B.C.’s Privacy Commissioner is examining the use of cruiser-mounted cameras by police to scan licence plates from passing vehicles.
Critics have objected, citing privacy concerns, that the RCMP and other forces are using the plate-scanning technology for purposes beyond the original intent. The camera-equipped police cars scan passing or parked vehicle plates against ICBC and national police databases. Police instantly see if a car is stolen or uninsured—or if the probable driver is unlicensed, prohibited from driving, wanted by police or accused of a crime. Each time a flagged vehicle is detected, its time and location are recorded and kept for two years.
Rob Wipond, one of three independent researchers whose work prompted the privacy investigation, said the criteria for generating actionable hits has crept from traffic violations to data like whether you’ve ever gone to court to seek child custody or had a mental health episode that involved police.
That might seem laudable when it helps police find an abduction victim, solve a murder or keep sex offenders from parking outside schools.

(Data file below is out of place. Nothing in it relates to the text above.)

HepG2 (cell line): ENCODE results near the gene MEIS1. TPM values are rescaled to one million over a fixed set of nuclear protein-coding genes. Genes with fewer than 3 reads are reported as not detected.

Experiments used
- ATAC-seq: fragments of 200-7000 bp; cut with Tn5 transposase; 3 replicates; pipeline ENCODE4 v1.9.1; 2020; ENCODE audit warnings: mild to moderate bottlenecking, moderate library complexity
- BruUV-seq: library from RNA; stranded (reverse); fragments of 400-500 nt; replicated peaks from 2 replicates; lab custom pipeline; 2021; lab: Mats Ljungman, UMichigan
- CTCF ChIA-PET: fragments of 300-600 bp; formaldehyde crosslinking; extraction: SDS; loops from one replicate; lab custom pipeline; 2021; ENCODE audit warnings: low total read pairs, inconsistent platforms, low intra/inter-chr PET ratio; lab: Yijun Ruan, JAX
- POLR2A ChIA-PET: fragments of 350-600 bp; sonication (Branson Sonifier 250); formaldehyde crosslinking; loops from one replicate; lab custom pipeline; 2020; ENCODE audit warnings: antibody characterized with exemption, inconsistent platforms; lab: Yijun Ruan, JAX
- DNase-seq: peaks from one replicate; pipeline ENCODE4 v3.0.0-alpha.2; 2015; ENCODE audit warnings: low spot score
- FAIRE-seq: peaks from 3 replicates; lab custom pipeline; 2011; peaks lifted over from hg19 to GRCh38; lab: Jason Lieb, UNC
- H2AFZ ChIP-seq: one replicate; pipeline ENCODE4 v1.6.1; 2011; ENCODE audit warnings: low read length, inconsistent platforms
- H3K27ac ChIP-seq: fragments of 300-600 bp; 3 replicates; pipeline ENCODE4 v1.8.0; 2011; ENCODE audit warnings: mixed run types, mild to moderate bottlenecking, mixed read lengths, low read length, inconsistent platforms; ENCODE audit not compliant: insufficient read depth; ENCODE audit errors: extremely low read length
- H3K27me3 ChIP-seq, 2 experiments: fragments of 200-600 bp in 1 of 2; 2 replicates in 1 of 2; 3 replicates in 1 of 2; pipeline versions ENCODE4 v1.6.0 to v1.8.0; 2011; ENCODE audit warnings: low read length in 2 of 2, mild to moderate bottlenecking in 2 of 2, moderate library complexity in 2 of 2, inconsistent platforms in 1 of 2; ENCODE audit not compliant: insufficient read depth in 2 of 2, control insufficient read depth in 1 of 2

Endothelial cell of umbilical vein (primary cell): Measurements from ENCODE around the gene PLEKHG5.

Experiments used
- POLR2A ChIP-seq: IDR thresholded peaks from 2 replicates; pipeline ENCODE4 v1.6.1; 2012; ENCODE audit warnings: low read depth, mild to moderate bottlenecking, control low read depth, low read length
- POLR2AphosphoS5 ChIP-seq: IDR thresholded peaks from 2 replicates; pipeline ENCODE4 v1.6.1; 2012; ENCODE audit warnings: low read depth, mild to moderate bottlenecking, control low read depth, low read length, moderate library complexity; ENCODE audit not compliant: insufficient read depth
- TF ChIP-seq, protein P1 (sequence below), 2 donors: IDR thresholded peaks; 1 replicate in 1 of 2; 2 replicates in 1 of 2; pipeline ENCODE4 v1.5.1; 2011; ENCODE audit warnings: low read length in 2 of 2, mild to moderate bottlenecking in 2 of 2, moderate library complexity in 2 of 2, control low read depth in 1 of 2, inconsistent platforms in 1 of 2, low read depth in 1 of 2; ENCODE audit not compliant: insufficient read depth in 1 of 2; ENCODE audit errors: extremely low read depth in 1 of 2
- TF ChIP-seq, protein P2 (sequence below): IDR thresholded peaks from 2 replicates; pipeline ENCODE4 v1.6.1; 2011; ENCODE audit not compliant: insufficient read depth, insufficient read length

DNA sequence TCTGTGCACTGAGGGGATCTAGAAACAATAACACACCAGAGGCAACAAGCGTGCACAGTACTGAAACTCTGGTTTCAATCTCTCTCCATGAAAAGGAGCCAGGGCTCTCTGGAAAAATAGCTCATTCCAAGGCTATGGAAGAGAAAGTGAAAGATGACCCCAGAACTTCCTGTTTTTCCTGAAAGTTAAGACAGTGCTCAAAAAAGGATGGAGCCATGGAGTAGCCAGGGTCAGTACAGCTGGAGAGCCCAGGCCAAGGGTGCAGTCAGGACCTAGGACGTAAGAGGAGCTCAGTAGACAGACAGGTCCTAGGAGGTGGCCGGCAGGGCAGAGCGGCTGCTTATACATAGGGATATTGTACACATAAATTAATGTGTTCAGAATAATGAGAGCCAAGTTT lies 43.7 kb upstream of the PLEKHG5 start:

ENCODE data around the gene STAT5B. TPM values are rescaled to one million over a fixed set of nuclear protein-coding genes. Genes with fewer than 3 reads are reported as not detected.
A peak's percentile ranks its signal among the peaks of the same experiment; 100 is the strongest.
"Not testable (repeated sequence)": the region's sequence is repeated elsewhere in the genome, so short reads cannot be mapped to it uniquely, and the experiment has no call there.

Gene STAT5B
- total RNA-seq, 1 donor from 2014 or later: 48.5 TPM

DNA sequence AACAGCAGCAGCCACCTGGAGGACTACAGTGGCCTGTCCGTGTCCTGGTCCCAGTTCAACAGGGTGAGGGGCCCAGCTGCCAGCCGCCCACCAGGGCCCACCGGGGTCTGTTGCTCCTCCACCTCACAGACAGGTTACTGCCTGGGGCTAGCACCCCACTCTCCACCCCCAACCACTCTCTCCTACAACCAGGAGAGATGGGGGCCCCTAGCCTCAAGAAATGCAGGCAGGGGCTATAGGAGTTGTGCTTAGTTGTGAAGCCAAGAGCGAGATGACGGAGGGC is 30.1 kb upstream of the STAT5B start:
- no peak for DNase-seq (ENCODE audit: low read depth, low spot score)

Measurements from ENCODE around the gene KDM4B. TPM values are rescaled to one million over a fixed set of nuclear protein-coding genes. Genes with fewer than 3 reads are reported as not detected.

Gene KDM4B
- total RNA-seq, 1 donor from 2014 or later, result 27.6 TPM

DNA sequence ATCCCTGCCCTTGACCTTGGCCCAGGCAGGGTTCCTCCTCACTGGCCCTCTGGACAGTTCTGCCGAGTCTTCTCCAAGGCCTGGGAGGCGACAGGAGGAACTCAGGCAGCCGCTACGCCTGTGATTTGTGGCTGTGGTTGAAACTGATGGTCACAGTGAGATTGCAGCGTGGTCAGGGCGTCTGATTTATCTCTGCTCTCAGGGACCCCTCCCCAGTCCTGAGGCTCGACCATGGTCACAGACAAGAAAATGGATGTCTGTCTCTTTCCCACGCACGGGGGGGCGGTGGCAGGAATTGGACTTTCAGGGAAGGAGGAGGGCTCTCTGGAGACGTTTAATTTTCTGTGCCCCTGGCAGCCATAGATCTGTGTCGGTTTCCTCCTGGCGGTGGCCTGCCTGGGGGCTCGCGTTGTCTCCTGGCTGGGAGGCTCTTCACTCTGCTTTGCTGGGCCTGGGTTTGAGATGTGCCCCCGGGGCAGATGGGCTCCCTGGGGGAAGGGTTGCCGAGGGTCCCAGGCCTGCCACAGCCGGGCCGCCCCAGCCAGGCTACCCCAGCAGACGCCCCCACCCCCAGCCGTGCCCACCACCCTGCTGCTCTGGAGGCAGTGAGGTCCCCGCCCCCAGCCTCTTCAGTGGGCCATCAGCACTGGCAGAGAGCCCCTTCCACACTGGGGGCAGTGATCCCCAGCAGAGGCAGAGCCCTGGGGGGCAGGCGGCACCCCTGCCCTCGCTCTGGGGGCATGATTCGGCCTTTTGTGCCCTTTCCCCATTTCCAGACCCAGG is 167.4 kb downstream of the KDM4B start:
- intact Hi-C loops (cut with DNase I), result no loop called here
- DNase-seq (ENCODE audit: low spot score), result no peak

But Wipond envisions British-style uses, like recording the licence plates of vehicles coming to a lawful demonstration, then using ALPR to detect, intercept and slow the same protesters headed to future gatherings. Wipond theorizes police algorithms could one day decide that because someone went to a suspicious location, they should be flagged for closer scrutiny in the future—data that might result in them not being allowed to fly or cross borders. Would you be comfortable being tracked all the time? Would if affect your sense of freedom?
The RCMP are considering keeping all plate recognition data for every vehicle the system identifies. And given the program has morphed from tracking stolen cars to tracking a broader set of targets, it’s fair to ask, what next?We need to determine a fair and proportionate use for the technology that still respects one’s right to privacy.